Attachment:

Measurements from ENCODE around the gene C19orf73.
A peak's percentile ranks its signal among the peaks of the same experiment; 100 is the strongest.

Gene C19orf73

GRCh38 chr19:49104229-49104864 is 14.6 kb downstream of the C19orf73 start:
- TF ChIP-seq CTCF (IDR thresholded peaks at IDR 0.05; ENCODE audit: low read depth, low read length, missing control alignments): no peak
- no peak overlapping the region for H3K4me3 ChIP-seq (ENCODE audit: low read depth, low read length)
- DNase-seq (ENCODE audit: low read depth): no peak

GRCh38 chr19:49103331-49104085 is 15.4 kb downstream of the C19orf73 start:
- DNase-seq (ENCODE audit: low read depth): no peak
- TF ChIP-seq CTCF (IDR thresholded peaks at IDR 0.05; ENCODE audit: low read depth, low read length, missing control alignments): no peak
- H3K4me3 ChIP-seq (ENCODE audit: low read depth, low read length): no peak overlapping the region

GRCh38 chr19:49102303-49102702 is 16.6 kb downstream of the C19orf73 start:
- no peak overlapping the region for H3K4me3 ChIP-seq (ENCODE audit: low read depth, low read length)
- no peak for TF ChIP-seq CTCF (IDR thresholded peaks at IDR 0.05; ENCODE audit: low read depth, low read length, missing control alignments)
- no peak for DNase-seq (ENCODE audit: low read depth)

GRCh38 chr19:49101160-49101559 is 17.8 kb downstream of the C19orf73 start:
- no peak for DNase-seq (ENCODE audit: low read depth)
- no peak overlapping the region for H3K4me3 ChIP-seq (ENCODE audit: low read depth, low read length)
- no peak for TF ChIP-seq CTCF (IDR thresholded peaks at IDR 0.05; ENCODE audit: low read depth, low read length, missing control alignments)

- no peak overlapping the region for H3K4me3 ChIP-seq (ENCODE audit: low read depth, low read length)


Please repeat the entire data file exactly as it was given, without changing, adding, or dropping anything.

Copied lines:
Measurements from ENCODE around the gene C19orf73.
A peak's percentile ranks its signal among the peaks of the same experiment; 100 is the strongest.

Gene C19orf73

GRCh38 chr19:49104229-49104864 is 14.6 kb downstream of the C19orf73 start:
- TF ChIP-seq CTCF (IDR thresholded peaks at IDR 0.05; ENCODE audit: low read depth, low read length, missing control alignments): no peak
- no peak overlapping the region for H3K4me3 ChIP-seq (ENCODE audit: low read depth, low read length)
- DNase-seq (ENCODE audit: low read depth): no peak

GRCh38 chr19:49103331-49104085 is 15.4 kb downstream of the C19orf73 start:
- DNase-seq (ENCODE audit: low read depth): no peak
- TF ChIP-seq CTCF (IDR thresholded peaks at IDR 0.05; ENCODE audit: low read depth, low read length, missing control alignments): no peak
- H3K4me3 ChIP-seq (ENCODE audit: low read depth, low read length): no peak overlapping the region

GRCh38 chr19:49102303-49102702 is 16.6 kb downstream of the C19orf73 start:
- no peak overlapping the region for H3K4me3 ChIP-seq (ENCODE audit: low read depth, low read length)
- no peak for TF ChIP-seq CTCF (IDR thresholded peaks at IDR 0.05; ENCODE audit: low read depth, low read length, missing control alignments)
- no peak for DNase-seq (ENCODE audit: low read depth)

GRCh38 chr19:49101160-49101559 is 17.8 kb downstream of the C19orf73 start:
- no peak for DNase-seq (ENCODE audit: low read depth)
- no peak overlapping the region for H3K4me3 ChIP-seq (ENCODE audit: low read depth, low read length)
- no peak for TF ChIP-seq CTCF (IDR thresholded peaks at IDR 0.05; ENCODE audit: low read depth, low read length, missing control alignments)

- no peak overlapping the region for H3K4me3 ChIP-seq (ENCODE audit: low read depth, low read length)